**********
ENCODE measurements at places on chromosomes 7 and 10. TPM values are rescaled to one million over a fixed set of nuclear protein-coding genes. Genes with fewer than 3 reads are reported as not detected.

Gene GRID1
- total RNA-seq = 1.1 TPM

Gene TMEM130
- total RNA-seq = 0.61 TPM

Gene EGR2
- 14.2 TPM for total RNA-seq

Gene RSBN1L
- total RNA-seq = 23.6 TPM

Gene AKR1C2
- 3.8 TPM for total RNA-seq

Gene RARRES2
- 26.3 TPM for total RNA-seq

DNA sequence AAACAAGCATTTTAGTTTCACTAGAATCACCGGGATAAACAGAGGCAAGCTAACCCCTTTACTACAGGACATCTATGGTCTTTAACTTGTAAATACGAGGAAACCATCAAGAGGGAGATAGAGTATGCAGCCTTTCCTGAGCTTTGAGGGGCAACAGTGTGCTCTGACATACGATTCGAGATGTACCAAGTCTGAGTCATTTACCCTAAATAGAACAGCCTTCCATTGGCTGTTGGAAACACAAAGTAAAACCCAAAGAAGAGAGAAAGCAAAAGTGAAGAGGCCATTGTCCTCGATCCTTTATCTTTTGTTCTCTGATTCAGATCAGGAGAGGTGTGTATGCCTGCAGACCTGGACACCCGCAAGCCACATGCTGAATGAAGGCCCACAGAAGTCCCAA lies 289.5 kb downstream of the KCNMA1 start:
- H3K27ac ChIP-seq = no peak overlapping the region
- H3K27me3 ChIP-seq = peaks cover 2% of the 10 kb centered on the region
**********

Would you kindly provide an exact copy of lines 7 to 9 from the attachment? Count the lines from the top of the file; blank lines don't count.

- 14.2 TPM for total RNA-seq

Gene RSBN1L
- total RNA-seq = 23.6 TPM